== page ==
Daniel Doherty
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Mohamed Morsi is in prison, the Muslim Brotherhood has been branded a terrorist group, and the people of Egypt are heading to the polls to vote on a new constitution:

Egyptians formed long lines Tuesday at polling stations across much of the country to vote on a new constitution that represents a key milestone in a military-backed roadmap put in place after the ouster of Egypt's Islamist president in a coup last July.

The transition of the past three years, after former President Hosni Mubarak was removed from power following popular protests in early 2011, have left the Arab world's most populous nation sharply divided between supporters of the Muslim Brotherhood in one camp, and the military, security forces and their supporters in the other. This week's vote is being carried out under tightened security and fears of attacks.

Not unexpectedly, there have already been several incidents:

Shortly before polls opened, an explosion struck a Cairo courthouse, damaging its facade and shattering windows in nearby buildings but causing no casualties in the densely populated neighborhood of Imbaba — a Brotherhood stronghold.

Brotherhood supporters also clashed with security forces in several provinces around the country, with one Morsi supporter shot to death when he and about 100 others tried to storm a polling station south of Cairo, officials said. They were speaking on condition of anonymity because they were not authorized to talk to the media.

Actually, Fox News reports that no less than four people have already been killed thus far:

Egyptian security officials say clashes between police and protesters loyal to former President Mohammed Morsi have left at least four people dead on the first day of a vote on Egypt’s new constitution.

The clashes began hours after Egyptians began voting on the new charter that represents a key milestone in a military-backed roadmap put in place since the ouster of Morsi last July.

Three people were killed when gunfire broke out between police and gunmen on rooftops during a pro-Morsi rally in the southern city of Sohag, security officials told The Associated Press.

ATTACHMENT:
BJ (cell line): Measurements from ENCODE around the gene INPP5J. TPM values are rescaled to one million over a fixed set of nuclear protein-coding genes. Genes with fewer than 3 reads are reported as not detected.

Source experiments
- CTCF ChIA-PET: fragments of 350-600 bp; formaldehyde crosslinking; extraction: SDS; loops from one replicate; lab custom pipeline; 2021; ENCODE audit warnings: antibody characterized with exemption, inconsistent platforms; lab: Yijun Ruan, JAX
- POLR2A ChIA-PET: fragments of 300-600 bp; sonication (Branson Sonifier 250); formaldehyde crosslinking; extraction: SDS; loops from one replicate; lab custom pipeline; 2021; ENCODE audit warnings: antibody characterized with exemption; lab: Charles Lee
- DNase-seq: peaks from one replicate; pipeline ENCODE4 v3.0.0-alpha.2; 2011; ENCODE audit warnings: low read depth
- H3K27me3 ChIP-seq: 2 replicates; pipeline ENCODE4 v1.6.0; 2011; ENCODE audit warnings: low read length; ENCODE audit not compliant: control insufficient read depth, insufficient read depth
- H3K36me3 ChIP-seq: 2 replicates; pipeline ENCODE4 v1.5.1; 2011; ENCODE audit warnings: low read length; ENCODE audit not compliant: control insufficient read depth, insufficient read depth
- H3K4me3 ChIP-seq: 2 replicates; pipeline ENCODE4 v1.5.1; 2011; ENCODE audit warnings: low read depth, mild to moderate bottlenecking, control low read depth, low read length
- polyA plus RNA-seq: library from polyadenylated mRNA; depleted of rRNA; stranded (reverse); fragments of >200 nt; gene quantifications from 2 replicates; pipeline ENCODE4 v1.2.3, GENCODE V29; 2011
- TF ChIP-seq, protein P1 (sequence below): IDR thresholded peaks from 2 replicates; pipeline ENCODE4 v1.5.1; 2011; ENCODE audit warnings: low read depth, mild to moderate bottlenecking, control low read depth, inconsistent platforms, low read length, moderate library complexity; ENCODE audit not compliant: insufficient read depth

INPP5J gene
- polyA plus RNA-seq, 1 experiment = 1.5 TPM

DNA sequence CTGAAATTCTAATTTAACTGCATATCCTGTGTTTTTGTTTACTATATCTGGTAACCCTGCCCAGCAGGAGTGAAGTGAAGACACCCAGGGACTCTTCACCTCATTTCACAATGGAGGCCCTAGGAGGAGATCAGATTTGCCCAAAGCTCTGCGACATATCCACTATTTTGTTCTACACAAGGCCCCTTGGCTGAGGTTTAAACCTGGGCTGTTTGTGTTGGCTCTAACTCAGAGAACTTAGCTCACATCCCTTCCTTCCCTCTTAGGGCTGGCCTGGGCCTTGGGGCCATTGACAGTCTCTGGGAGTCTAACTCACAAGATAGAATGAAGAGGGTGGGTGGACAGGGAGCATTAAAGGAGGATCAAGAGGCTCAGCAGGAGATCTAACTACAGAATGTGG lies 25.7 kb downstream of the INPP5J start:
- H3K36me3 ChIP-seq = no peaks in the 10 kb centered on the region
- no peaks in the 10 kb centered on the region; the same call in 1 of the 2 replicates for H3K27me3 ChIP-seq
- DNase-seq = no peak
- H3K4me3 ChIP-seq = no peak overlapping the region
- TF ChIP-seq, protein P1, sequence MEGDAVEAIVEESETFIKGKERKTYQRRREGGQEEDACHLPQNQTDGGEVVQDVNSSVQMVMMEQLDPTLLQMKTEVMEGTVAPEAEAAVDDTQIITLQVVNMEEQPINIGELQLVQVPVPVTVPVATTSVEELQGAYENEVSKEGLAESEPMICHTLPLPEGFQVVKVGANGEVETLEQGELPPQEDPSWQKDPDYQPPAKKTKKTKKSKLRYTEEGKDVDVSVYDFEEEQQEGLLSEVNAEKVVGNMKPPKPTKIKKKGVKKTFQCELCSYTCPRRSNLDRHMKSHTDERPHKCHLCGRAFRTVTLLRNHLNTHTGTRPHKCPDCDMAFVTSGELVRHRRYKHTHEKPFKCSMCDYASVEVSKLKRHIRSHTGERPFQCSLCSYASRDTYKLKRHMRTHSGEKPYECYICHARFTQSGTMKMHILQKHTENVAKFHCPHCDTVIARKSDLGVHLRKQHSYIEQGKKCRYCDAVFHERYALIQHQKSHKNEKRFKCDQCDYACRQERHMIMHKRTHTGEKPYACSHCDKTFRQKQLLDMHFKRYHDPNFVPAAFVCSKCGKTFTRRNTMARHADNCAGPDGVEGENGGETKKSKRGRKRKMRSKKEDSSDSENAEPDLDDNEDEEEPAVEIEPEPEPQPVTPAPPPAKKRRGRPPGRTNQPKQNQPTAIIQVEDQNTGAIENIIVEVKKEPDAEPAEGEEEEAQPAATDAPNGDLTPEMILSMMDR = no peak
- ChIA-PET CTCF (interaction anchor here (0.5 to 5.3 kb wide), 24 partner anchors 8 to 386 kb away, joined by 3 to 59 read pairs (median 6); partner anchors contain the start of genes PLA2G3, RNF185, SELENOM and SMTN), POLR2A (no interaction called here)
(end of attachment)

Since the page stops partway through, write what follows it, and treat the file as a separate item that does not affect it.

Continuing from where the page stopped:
I suppose this bloody spectacle is only to be expected. For what it's worth, the voting process is a two day affair, and “the third referendum in three years,” reports the NYT.

But is this so-called “referendum” really free and democratic? Er:

Hundreds of thousands of fliers, posters, banners and billboards urged Egyptians to vote "yes." Posters and campaigns urging a "no" vote have led to arrests. …

Among scores of voters interviewed by The Associated Press by midday Tuesday, no one said they had voted against the charter.

It seems that those who don't support the charter were more inclined to abstain from voting -- rather than roll the dice:

There was a lone voice of dissent outside another polling station in Assiut.

"El-Sissi is a killer and his constitution is void," shouted a woman, who left the scene just before a security team arrived to look for her. At a nearby outdoor market, Hany Abdel-Hakeem was arguing with a vendor.

"This constitution is not built on legitimacy and I am boycotting the vote," he said. "I will not participate in anything I am not convinced of. And if I say anything against it, I will be arrested. Keeping silent is better."

A successful turnout is expected to open the door for Abdel-Fattah el-Sissi, who is the country's top general, to run for president. (He actually said he would if urged to by "popular demand.") But whether or not he will prove to be a more effective president than his predecessor, if he does run and win, remains to be seen.

UPDATE: The Washington Post editorial board on Monday called for not re-authorizing all U.S. foreign aid to Egypt, citing the country's "bogus democracy" as the reason. Thoughts?

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Daniel Doherty

Daniel Doherty is Townhall's Deputy News Editor. Follow him on Twitter @danpdoherty.

Author Photo credit: Jensen Sutta Photography